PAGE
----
There are few fields of employment that literally touch the lives of every person other than education. For most, it is a personal journey; for others, it is a vicarious or more supportive experience. Whatever the situation, the world of school is so intensely threaded into the fabric of our communities that one can barely separate the two. So you can imagine that with SO many stakeholders making up the forum we call education, there may be differing opinions, thoughts, or ideas. With this in mind, we look to the guiding principles and leadership for direction, support, and encouragement.
Two questions often come up for anyone in the world of professional education. The first is, “why did you become a teacher?” and the second is, “why are you still a teacher?” I became a teacher because I found that I enjoyed working with children in the many volunteer positions I had previously held. I found that children were inspiring, innovative, and basically little geniuses! When they ask why I am still a teacher, I emphatically reply, “it is so much more!” “Love what you do, and you’ll never work a day in your life!” An old cliche that still rings true. I can say with confidence that I love my profession!
I love that thousands of dedicated teachers are working hard to educate the children, preteens, and young adults in our communities. I am in awe of the work I have seen by so many caring adults and grateful each day for the chance to be a voice of encouragement to the children and colleagues I serve. The heart of our work is in the success we feel through our work with students. Time and time again, I have seen teachers advocate for their students to get services, supplies, supports, or accolades. I have listened to teachers celebrate students who have met or exceeded their goals while helping them overcome hurdles of illness, homelessness, and many other challenging situations.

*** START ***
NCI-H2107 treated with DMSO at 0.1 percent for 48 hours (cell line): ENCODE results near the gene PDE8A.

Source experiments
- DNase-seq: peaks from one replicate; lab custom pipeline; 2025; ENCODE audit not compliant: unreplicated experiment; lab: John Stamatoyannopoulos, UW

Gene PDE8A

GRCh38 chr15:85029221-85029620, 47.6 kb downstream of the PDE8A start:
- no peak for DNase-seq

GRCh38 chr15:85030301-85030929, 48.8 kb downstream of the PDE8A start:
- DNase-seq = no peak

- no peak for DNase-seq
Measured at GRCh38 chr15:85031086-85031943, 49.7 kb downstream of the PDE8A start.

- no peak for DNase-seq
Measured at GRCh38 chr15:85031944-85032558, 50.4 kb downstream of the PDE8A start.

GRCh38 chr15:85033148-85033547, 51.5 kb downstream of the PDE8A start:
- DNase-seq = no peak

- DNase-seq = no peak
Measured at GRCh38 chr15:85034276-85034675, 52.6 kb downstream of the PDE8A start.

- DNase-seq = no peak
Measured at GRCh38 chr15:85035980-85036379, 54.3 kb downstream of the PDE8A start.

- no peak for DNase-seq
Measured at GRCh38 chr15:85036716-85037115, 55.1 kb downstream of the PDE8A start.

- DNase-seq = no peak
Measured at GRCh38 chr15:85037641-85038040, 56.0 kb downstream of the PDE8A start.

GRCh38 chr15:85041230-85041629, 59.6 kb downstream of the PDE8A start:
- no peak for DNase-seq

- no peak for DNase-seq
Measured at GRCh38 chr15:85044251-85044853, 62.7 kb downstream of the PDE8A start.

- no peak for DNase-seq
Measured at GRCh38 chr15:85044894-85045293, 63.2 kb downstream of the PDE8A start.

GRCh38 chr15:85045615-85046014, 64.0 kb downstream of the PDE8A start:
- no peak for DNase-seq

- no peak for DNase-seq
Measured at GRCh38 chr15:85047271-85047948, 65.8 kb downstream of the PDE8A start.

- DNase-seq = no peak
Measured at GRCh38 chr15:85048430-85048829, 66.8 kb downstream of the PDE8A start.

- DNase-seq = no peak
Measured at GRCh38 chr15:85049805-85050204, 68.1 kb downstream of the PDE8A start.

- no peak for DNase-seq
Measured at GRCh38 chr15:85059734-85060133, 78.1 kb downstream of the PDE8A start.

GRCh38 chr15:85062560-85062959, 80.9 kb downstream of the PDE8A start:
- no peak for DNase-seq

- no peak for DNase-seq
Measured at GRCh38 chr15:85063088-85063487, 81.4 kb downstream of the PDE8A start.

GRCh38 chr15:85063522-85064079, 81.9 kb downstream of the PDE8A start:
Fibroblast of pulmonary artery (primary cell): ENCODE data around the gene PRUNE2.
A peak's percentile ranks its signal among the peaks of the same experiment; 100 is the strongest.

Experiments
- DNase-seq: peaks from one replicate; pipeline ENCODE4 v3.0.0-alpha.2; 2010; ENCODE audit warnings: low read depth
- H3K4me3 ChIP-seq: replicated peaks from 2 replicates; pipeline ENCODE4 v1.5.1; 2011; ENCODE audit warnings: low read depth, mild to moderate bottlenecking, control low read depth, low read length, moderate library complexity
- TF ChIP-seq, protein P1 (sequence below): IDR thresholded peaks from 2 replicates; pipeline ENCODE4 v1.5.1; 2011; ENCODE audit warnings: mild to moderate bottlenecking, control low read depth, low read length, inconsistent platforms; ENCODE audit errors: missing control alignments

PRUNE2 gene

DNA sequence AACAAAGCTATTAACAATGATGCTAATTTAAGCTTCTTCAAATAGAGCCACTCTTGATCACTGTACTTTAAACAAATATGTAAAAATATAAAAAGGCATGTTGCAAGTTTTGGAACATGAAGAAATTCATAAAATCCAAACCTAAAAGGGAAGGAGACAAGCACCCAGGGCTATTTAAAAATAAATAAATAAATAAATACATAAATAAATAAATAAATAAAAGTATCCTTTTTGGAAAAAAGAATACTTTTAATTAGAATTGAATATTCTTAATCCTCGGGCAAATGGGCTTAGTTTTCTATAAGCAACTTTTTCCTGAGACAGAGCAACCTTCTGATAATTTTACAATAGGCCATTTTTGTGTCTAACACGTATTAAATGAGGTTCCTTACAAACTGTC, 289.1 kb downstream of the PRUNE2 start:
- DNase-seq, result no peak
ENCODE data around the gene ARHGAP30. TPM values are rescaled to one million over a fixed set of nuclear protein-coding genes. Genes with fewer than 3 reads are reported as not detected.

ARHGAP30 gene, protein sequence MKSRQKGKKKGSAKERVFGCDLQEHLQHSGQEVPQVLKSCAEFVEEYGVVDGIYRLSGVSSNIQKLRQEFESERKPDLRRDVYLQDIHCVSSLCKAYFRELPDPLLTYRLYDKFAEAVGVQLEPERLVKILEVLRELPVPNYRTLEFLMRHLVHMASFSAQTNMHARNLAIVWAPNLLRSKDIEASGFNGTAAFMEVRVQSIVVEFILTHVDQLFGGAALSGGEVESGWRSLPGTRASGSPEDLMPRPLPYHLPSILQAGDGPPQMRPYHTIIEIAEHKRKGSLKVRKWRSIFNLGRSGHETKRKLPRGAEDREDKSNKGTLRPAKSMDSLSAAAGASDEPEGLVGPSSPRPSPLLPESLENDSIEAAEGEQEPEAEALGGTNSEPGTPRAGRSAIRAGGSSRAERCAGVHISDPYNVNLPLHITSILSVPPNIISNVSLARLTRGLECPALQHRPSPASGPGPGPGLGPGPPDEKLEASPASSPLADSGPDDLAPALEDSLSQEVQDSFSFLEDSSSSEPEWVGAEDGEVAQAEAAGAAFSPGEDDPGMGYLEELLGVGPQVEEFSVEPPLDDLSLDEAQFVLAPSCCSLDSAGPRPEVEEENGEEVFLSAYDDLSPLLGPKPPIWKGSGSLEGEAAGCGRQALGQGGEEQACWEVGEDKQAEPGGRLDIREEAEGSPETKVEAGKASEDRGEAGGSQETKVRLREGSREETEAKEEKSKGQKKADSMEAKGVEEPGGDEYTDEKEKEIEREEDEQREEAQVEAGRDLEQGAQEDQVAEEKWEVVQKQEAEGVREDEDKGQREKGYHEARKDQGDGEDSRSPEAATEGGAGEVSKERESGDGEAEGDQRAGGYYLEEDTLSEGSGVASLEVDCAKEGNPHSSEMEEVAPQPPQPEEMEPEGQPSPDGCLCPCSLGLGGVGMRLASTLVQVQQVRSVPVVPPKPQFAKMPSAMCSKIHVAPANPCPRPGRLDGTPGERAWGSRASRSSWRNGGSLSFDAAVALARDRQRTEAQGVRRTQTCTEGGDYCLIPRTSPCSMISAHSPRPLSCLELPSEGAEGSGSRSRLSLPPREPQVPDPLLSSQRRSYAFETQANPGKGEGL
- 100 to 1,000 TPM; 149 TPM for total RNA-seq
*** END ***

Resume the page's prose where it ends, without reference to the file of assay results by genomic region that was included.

With all that in mind, preparing the future leaders of tomorrow is a precious position to be in, and it is one that should be nurtured and honored. Yet, states are currently seeing a massive enrollment decline in teacher preparation programs and an exodus of individuals who initially joined the world of teaching, only to leave it immediately. These are troubling trends for young and future parents, students, and communities. For those currently in this profession, I hope they receive the supports that will keep them loving what they do as much as I do. I say this as someone who knows how extremely difficult this profession can be. The learning demands of students today are unlike those of the past. Secondary trauma, chronic absences, class interruptions, technology glitches, and many other daily hiccups can derail a day’s plan.
This profession is not for the faint of heart. This profession requires grit, resilience, and gratitude. The grit helps me to fight for the things that will make this job attractive to the best and the brightest. Those are the people I want to be standing at the ready, waiting to join this beautiful profession. Resilience is having the power to stay focused on the good, the goals, and the success. Gratitude is thanking all of the many stakeholders that make this forum work. I thank my colleagues, administrators, school board, parents, students, and others for their role in this work that our community does. The truth of the matter is that students are the center of everything we do.